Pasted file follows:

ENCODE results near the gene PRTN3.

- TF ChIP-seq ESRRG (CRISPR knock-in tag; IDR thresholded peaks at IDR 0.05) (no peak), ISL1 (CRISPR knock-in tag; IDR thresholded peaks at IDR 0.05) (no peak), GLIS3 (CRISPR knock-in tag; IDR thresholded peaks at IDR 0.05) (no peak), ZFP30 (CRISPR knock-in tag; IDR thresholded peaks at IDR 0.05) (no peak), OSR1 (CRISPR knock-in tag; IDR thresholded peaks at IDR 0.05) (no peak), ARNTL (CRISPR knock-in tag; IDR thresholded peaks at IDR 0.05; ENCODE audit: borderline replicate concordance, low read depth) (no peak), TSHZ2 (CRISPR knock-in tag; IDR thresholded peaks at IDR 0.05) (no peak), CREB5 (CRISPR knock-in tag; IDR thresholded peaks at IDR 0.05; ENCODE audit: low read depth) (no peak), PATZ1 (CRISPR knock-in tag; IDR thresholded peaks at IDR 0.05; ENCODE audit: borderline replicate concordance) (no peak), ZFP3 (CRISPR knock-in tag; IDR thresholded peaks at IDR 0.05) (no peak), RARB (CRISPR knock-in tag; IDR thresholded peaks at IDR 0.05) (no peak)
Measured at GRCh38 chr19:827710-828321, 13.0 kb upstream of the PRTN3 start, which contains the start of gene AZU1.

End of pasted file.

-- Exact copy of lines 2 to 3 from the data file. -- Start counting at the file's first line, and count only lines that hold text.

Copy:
- TF ChIP-seq ESRRG (CRISPR knock-in tag; IDR thresholded peaks at IDR 0.05) (no peak), ISL1 (CRISPR knock-in tag; IDR thresholded peaks at IDR 0.05) (no peak), GLIS3 (CRISPR knock-in tag; IDR thresholded peaks at IDR 0.05) (no peak), ZFP30 (CRISPR knock-in tag; IDR thresholded peaks at IDR 0.05) (no peak), OSR1 (CRISPR knock-in tag; IDR thresholded peaks at IDR 0.05) (no peak), ARNTL (CRISPR knock-in tag; IDR thresholded peaks at IDR 0.05; ENCODE audit: borderline replicate concordance, low read depth) (no peak), TSHZ2 (CRISPR knock-in tag; IDR thresholded peaks at IDR 0.05) (no peak), CREB5 (CRISPR knock-in tag; IDR thresholded peaks at IDR 0.05; ENCODE audit: low read depth) (no peak), PATZ1 (CRISPR knock-in tag; IDR thresholded peaks at IDR 0.05; ENCODE audit: borderline replicate concordance) (no peak), ZFP3 (CRISPR knock-in tag; IDR thresholded peaks at IDR 0.05) (no peak), RARB (CRISPR knock-in tag; IDR thresholded peaks at IDR 0.05) (no peak)
Measured at GRCh38 chr19:827710-828321, 13.0 kb upstream of the PRTN3 start, which contains the start of gene AZU1.